In trying to end a protracted battle, one which is being carried out by entrenched powers who have not wavered in half a century, we have to use diverse tactics. We have to take aim at the foundations. The “Drug War”, and those who carry out its aims, are empowered by legislation. So there is a political battle to be waged in seeking to change this legislation. But before we can be successful in that campaign, we have to change the way society views the issue: we have to change minds and win hearts before we can force the hand of the political elite. In short, one major arm of our campaign must be dialectic, and our opponent is the media establishment who currently act as the propaganda arm of the State.
In our pursuit of a new society, we should seek to encourage a new journalism. I have written about what this journalism might look like:
(Against false objectivism and the sterilization of journalism.)
April 27, 2015
Journalist as Human Being; Journalism as morally passionate.
Journalism today is largely cold, sterile, and unfeeling.
When one reads of drug raids and court trials on a daily basis, one gets very little sense that he is reading about real human beings. A paramilitary raid in the pre-dawn hours involves fear, pain, hatred and agony. A lengthy incarceration involves existential despair. These human elements are strangely absent from the reporting on the drug war, and all that remains are phrases like, ‘Man arrested in pre-dawn hours’. No tears, no suffering, nothing visceral, just another raid.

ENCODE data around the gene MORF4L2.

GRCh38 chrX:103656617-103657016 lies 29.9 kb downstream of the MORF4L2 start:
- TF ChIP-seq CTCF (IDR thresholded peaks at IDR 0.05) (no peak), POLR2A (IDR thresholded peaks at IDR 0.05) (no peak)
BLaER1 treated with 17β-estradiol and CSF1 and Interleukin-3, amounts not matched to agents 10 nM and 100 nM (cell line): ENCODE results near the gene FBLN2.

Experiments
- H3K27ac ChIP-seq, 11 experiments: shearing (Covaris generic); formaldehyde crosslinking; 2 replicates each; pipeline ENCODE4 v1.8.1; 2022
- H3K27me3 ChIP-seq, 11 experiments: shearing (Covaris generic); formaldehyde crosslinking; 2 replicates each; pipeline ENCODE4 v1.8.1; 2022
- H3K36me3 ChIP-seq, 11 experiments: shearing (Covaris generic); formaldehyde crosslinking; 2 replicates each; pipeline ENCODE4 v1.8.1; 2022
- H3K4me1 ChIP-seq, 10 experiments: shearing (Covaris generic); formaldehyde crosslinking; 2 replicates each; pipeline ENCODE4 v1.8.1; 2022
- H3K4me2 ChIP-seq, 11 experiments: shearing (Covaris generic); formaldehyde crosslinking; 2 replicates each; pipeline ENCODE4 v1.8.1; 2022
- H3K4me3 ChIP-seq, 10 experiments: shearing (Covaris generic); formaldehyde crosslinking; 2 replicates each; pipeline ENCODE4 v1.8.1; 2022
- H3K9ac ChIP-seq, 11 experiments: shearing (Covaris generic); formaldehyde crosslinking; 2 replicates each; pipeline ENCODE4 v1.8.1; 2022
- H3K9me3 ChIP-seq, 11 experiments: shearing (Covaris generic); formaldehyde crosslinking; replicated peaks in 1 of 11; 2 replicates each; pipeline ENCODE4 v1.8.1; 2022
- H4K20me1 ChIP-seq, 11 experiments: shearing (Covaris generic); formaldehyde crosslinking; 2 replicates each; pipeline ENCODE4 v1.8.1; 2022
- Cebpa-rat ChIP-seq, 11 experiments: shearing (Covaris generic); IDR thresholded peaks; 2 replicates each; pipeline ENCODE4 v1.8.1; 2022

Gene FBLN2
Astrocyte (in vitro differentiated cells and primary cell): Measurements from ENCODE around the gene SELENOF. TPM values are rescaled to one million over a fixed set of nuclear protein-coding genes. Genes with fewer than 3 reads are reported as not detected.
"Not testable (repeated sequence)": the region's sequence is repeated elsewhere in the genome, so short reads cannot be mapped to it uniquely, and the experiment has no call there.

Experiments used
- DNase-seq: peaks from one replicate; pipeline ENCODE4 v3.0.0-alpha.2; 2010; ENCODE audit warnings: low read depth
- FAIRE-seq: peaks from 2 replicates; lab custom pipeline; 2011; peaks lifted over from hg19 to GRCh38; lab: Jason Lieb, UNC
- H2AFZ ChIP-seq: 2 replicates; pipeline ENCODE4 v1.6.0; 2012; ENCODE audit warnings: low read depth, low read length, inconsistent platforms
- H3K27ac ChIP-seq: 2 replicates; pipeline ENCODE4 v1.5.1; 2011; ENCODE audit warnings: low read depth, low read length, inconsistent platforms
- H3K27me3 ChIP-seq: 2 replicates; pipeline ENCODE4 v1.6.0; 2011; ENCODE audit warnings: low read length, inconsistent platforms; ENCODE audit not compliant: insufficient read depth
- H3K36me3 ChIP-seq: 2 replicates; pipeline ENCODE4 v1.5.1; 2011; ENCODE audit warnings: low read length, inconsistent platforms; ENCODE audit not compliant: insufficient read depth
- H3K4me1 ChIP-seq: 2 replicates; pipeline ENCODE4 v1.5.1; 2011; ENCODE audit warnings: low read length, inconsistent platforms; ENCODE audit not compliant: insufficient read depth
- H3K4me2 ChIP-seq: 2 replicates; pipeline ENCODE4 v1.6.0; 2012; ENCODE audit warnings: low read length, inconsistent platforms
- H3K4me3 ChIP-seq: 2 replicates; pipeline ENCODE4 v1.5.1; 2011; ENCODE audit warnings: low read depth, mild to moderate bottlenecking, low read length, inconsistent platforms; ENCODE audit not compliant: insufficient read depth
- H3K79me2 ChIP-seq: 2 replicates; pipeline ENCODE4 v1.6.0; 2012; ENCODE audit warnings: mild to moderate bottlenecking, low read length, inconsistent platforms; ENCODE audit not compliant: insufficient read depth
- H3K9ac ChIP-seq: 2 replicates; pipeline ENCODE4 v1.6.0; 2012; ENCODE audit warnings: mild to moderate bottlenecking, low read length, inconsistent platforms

When one reads of the addict population, they are reading about an abstraction which does not think or feel. Millions of human beings, with their individual hopes and desires and insecurities are reduced with the utmost crudity to a series of statistics, to one big, unfeeling, unreal “problem” requiring policy prescriptions.
To me, good journalism, like good fiction, deals with that heaviest of subjects: what it is to be alive and human, here and now. The personality, the philosophy, the thoughts and feelings of a man arrested on drug charges are as significant a component of the Truth as the quantity of cocaine or methamphetamine that was found in his home. That he speaks with a lisp, that he is a David Bowie obsessive, that he loves his daughter, that he thinks she’s precious; these are valid subjects for the humanist journalist. Because to the humanist, this man is not simply another drug trial, he is not possession and he is not intent to distribute but a human being.
Whom is it that you’ve dragged from his bed? What has he been forced to leave behind? That’s what I want to know. I do not give two fucks how much methamphetamine was in his drawer or the boot of his car.
This is a large part of why I write. I know the drug using population intimately. They are my friends and family. They are the beautiful and complicated human beings who make up the tapestry of my life, and if I hope to achieve one thing with my writing it is to make them as real to you as they are to me. I hope to illuminate the human constituents of this mess we call the Drug War. I hope, through long suffering, to inspire an iota of empathy in the docile public who sanction their repression.
One of my friends died recently. He was awaiting trial, having been charged with importing “controlled substances,” and was facing a minimum of nine years in Federal prison. Never the happiest of individuals, he was now distraught and terrified. Life as he knew it had been ground under the boot of the United States government, and so he spent much of what time was left to him consuming alcohol and benzodiazepines to numb his burden. One morning he asphyxiated on his vomit and died. His family heard him snoring at seven, and by nine he was gone.
Among the last words he said to me, when I admonished him to be careful mixing those two substances, were these: